The Anatomical Theatre inside Bologna’s Archiginnasio Palace was pretty groundbreaking in its day, hence the size. Cutting up a body for the empirical study of how it works was hardly a common-or-garden occurrence back in 1637, when the theatre was built. Such pioneering ideas would draw in the crowds.
This has long been the case in Bologna, home to Europe’s oldest university, which is widely agreed to have been founded in 1088.
The Archiginnasio Palace was the first attempt to unify the various wings of the university under one roof, although it’s now home to the city’s public library. The uni got moved north west during the Napoleonic era.
It doesn’t require detective skills to realise when you’re strolling through the district where it’s now located. The city’s usually pristine porticos take a grungier turn, adorned with spray paint sloganeering and political fly posters. The usual trattorias and pizzerias give way to English, Irish and US theme pubs, perhaps a reflection of an internationalist rather than parochial mindset. And in the Piazza Giuseppe Verdi, young ’uns with a splendid array of ridiculous haircuts sprawl half-sitting, half-lying on the concrete with cans of beer in hand. It’s a picture of pseudo-academic loucheness replicated all over the world.
What makes the University of Bologna a bit special, however, is not just its venerability but the sheer amount of stuff it’s collected in its 926 years. Most is stored inside the Palazzo Poggi, originally a powerful cleric’s home and now the university’s main building.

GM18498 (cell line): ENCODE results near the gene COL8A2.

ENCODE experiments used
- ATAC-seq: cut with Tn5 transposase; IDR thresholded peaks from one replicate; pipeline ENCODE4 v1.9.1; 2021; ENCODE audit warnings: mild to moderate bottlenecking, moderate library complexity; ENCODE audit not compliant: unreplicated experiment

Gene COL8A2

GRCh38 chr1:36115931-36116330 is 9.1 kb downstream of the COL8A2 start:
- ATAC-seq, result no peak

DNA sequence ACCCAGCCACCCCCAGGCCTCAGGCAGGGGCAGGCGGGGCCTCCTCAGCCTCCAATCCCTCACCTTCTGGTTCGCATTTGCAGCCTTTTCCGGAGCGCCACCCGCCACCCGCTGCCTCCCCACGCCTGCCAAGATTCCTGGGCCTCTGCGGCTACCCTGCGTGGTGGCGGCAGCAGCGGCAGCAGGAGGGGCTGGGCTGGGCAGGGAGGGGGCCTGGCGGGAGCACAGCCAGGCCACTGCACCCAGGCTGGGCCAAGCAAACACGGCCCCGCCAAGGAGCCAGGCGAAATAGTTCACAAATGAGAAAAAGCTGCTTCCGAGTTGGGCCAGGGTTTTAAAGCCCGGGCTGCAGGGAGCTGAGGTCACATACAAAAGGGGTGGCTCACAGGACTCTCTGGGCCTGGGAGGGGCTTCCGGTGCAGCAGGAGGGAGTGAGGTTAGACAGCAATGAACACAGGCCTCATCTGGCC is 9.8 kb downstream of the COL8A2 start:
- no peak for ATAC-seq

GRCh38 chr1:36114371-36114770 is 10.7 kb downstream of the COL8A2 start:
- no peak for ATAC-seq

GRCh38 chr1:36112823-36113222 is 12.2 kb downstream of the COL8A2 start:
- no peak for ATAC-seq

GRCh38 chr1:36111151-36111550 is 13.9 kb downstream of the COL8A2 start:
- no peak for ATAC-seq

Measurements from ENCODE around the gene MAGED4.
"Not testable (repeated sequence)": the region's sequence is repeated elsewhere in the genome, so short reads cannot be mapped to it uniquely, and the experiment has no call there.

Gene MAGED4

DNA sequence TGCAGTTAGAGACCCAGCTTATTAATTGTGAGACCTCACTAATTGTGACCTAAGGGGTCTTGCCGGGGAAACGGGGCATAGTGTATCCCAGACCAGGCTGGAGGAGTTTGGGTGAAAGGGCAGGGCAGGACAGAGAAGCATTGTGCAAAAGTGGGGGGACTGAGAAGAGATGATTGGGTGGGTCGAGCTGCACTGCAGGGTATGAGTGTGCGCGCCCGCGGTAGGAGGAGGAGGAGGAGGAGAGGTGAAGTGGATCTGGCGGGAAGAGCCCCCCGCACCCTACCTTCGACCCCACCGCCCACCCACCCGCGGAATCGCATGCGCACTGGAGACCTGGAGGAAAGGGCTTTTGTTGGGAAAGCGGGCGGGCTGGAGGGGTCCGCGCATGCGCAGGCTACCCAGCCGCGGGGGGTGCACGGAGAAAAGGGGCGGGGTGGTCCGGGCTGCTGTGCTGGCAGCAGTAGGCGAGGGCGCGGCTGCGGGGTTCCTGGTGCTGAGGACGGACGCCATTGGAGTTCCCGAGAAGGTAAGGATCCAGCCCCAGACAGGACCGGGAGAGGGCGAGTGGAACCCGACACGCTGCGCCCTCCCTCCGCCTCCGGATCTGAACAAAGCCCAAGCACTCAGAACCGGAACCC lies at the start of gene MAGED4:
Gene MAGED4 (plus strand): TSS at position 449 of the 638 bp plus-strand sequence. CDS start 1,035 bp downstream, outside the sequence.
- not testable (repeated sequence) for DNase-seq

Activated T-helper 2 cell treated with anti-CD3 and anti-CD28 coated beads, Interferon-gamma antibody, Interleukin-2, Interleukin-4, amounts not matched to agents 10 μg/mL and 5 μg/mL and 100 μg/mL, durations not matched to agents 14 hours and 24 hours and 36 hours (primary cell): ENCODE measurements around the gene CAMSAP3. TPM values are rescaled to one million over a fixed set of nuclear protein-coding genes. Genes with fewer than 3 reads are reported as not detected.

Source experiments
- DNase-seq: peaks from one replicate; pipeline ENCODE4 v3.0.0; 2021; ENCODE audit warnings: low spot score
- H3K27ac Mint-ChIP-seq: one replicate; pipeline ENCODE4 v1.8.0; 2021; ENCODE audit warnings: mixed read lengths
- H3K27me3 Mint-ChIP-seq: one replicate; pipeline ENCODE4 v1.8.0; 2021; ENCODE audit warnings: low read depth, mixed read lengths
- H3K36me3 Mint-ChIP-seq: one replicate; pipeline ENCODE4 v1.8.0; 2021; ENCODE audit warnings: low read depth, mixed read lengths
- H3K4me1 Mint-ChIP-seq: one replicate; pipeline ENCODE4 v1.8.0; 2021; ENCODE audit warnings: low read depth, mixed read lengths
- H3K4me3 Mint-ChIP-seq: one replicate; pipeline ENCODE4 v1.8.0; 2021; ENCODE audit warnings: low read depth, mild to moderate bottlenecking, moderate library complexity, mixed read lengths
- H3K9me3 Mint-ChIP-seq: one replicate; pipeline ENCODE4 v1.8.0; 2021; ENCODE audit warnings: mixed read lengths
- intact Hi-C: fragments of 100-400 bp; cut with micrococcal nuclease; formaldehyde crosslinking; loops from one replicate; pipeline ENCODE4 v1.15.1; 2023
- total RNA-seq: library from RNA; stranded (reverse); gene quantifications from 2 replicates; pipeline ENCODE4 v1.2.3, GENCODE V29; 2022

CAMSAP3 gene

It can be safely said that the Palazzo Poggi is one of the most brilliantly weird places in the world. One room has dinosaur jaws, stuffed puffer fish and ostrich eggs; another is full of globes; another is dark aside from a classical statue and a beam of light refracting off a mirror. Apparently, this was where Francesco Maria Zanotti first tried to prove Newton’s theories on refraction.
The jumble of scientific oddities at eye level is offset by the beauty above. There are showily bevelled wooden ceilings and lovingly detailed frescos going largely ignored.
But the Palazzo Poggi gets properly freaky when it gets down to biology. One room is full of anatomical models stripped to muscles and tendons. Another has a lifesize model of a voluptuous, almost sexually-presented woman. She has been dissected, with her internal organs placed neatly by her side and a baby in her womb.
The proper spurrer of all future nightmares, however, is the Sala di Camilla. Above are beautiful paintings of scenes from Virgil’s Aeneid. Below are hundreds and hundreds of wax and clay uteruses, all lined up in glass cases, with babies sized according to various stages of the gestation period. It’s part art history, part fascinating insight into how obstetrics was taught centuries ago, and many, many parts horror film setting.
No wonder the students in the square outside need a beer.